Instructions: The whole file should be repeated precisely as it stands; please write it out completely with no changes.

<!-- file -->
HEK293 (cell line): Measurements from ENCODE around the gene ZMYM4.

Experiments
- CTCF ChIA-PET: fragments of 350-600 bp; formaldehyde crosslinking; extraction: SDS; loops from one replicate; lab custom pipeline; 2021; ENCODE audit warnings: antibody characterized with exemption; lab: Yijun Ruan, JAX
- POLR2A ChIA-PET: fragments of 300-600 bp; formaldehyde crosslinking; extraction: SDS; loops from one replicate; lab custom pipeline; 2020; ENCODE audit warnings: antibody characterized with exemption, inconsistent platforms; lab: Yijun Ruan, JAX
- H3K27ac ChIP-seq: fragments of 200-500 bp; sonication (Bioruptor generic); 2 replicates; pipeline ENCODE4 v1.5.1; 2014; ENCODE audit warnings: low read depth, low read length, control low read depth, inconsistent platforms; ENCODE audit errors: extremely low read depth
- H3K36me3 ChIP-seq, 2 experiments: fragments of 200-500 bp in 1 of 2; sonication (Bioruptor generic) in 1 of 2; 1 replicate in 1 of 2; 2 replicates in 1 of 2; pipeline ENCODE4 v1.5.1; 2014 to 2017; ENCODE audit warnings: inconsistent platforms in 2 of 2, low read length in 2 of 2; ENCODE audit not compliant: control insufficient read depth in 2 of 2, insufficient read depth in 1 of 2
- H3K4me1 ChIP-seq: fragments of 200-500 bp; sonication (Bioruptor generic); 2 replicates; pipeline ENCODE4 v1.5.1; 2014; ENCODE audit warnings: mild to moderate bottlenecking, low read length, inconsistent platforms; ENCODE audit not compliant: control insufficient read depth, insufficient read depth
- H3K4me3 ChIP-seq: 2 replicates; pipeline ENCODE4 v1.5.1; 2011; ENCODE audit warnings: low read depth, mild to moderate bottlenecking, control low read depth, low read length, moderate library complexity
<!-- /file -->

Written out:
HEK293 (cell line): Measurements from ENCODE around the gene ZMYM4.

Experiments
- CTCF ChIA-PET: fragments of 350-600 bp; formaldehyde crosslinking; extraction: SDS; loops from one replicate; lab custom pipeline; 2021; ENCODE audit warnings: antibody characterized with exemption; lab: Yijun Ruan, JAX
- POLR2A ChIA-PET: fragments of 300-600 bp; formaldehyde crosslinking; extraction: SDS; loops from one replicate; lab custom pipeline; 2020; ENCODE audit warnings: antibody characterized with exemption, inconsistent platforms; lab: Yijun Ruan, JAX
- H3K27ac ChIP-seq: fragments of 200-500 bp; sonication (Bioruptor generic); 2 replicates; pipeline ENCODE4 v1.5.1; 2014; ENCODE audit warnings: low read depth, low read length, control low read depth, inconsistent platforms; ENCODE audit errors: extremely low read depth
- H3K36me3 ChIP-seq, 2 experiments: fragments of 200-500 bp in 1 of 2; sonication (Bioruptor generic) in 1 of 2; 1 replicate in 1 of 2; 2 replicates in 1 of 2; pipeline ENCODE4 v1.5.1; 2014 to 2017; ENCODE audit warnings: inconsistent platforms in 2 of 2, low read length in 2 of 2; ENCODE audit not compliant: control insufficient read depth in 2 of 2, insufficient read depth in 1 of 2
- H3K4me1 ChIP-seq: fragments of 200-500 bp; sonication (Bioruptor generic); 2 replicates; pipeline ENCODE4 v1.5.1; 2014; ENCODE audit warnings: mild to moderate bottlenecking, low read length, inconsistent platforms; ENCODE audit not compliant: control insufficient read depth, insufficient read depth
- H3K4me3 ChIP-seq: 2 replicates; pipeline ENCODE4 v1.5.1; 2011; ENCODE audit warnings: low read depth, mild to moderate bottlenecking, control low read depth, low read length, moderate library complexity